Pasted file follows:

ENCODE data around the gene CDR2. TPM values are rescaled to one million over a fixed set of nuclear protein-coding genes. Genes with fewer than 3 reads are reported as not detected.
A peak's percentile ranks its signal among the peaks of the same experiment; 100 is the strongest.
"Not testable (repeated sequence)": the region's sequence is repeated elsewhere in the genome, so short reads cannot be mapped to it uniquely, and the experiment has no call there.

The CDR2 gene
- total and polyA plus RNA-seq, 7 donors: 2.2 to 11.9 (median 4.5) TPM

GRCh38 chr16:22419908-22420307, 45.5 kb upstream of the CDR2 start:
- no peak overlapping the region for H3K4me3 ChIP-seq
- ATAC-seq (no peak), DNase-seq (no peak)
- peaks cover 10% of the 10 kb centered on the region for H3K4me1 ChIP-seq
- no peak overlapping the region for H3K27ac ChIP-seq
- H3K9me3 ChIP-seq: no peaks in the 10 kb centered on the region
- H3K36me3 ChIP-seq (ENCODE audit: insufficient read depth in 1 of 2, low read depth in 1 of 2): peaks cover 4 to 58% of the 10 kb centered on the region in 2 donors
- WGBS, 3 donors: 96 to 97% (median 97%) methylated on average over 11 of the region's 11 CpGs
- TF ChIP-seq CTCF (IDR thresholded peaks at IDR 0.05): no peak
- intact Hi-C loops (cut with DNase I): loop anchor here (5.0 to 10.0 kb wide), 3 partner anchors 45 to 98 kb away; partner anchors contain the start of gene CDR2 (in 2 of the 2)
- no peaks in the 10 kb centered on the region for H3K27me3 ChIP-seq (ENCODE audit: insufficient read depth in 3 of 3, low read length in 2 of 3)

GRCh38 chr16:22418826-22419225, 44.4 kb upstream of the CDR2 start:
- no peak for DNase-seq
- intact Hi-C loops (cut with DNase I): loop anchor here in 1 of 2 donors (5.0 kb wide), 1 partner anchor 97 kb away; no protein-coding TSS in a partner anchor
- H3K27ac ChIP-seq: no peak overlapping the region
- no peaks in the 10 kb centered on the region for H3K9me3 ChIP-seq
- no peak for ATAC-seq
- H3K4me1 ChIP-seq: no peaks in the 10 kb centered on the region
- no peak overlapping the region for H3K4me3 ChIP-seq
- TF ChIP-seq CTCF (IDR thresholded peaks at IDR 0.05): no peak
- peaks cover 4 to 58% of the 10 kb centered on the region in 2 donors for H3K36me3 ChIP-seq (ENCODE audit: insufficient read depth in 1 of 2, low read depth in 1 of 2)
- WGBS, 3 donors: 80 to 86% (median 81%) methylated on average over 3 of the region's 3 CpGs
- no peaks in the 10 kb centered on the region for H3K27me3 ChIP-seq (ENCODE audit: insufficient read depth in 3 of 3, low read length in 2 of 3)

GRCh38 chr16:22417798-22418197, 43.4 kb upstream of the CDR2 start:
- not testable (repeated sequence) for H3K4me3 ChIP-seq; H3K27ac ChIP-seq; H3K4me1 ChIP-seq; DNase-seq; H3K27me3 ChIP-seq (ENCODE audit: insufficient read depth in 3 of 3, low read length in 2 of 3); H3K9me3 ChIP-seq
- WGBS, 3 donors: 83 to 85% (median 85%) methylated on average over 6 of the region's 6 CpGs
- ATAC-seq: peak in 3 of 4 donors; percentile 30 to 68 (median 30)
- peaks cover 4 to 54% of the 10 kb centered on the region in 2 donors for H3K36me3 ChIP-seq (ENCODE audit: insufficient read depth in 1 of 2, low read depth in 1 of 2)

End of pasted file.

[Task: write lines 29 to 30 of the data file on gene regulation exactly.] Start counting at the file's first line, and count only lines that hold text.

GRCh38 chr16:22417798-22418197, 43.4 kb upstream of the CDR2 start:
- not testable (repeated sequence) for H3K4me3 ChIP-seq; H3K27ac ChIP-seq; H3K4me1 ChIP-seq; DNase-seq; H3K27me3 ChIP-seq (ENCODE audit: insufficient read depth in 3 of 3, low read length in 2 of 3); H3K9me3 ChIP-seq